Consumer sentiment plunged in the early weeks of February as consumers lost faith in the Biden administration’s economic policies, inflation rose to the worst level in 40 years, and the long-term economic outlook of American households fell to its least favorable level in a decade.
The University of Michigan’s measure of consumer sentiment crashed to an initial February reading of 61.7, from January’s level of 67.2, the lowest reading since October of 2011. Economists were expecting a reading of 67, so this was a much bigger decline than anticipated. “Sentiment continued its downward descent, reaching its worst level in a decade, falling a stunning 8.2 percent from last month and 19.7 percent from last February,” said Richard Curtin, the chief economist of the consumer sentiment survey.
The component of the index that measures consumers’ views of current conditions dropped to 68.5 in February from 72 in January.
The gauge of expectations fell to 57.4 from 64.1. Cratering sentiment has been driven by weakening personal financial prospects, largely due to rising inflation, less confidence in the government’s economic policies, and the least favorable long-term economic outlook in a decade, according to Curtin. One-third of consumers spontaneously cited the impact of higher inflation on personal finances. Nearly half of all consumers expect declines in their inflation-adjusted incomes during the year ahead. Twenty-six percent of consumers expect their financial prospects to worsen, the highest level of negative sentiment in four decades. Curtin said that the decline in the sentiment gauge indicates a sustained downturn in consumer spending. “The depth of the slump, however, is subject to several caveats that have not been present in prior downturns: the impact of unspent stimulus funds, the partisan distortion of expectations, and the pandemic’s disruption of spending and work patterns,” Curtin said. Despite the Federal Reserve’s hawkish turn in recent months, near term inflation expectations climbed and longer-term expectations remained stuck at an elevated level.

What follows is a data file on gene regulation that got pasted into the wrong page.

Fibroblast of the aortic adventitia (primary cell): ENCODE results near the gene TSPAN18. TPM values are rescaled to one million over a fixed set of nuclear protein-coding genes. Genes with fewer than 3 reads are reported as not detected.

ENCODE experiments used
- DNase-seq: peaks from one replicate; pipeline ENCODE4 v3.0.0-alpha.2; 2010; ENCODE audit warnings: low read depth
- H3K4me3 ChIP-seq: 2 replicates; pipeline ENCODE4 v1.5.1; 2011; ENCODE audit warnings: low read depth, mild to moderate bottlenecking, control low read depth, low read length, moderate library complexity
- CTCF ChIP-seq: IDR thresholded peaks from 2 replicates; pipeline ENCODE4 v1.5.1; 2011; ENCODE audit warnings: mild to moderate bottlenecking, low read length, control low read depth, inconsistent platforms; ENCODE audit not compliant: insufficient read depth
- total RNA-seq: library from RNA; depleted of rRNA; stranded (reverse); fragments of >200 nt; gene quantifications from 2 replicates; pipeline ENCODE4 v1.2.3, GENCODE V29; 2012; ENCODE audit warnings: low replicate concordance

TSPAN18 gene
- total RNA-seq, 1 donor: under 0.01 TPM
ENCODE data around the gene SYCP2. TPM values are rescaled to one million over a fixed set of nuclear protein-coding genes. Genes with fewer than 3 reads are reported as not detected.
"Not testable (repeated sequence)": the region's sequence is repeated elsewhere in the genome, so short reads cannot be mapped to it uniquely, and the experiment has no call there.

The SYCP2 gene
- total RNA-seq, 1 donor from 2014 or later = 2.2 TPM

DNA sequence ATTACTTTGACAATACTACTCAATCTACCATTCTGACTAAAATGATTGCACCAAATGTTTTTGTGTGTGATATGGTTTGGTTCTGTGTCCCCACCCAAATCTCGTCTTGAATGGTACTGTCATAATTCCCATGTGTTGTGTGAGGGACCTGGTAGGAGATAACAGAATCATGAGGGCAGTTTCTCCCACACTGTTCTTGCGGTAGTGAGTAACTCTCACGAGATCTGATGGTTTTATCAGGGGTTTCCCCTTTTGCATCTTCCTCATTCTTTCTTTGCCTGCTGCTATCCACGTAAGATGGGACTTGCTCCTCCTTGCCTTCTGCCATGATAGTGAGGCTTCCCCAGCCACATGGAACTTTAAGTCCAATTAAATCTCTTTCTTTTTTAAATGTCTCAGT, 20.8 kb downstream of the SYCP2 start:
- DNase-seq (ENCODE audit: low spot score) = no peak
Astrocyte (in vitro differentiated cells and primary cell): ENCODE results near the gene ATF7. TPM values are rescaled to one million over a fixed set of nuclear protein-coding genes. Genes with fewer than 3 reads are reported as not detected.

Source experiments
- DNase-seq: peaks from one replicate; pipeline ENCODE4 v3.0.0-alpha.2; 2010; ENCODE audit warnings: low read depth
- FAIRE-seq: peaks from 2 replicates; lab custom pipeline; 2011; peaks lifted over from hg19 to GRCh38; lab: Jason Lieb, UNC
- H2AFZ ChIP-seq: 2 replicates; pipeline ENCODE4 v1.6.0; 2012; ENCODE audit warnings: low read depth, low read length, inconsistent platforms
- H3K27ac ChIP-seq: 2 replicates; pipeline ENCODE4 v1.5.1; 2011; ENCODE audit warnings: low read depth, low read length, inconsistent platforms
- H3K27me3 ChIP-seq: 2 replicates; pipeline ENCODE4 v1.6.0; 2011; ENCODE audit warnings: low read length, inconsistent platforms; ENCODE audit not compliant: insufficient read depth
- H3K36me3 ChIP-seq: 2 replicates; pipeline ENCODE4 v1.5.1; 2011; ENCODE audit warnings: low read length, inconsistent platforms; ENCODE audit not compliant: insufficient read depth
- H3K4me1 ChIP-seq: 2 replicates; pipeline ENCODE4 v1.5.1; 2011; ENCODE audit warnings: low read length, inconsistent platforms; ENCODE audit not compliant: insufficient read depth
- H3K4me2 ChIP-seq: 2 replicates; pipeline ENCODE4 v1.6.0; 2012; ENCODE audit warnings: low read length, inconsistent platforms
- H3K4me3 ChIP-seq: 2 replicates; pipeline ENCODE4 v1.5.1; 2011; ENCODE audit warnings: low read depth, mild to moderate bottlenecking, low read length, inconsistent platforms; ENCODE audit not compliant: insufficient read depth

The survey’s one-year inflation expectations rose to 5.0 percent, the highest since 2008, from 4.9 percent in January.
The five-to-10-year inflation outlook held steady at 3.1 percent, much higher than the two percent the Fed looks to achieve. One surprising result in the survey was that Republican consumer sentiment improved a bit in February, although it remains far more negative than Democrat sentiment. Sentiment among consumers who identify as Democrats and political independents grew more pessimistic. Poor government economic policies were cited by 51 percent of consumers, an indication of the collapse of confidence in the Biden administration.
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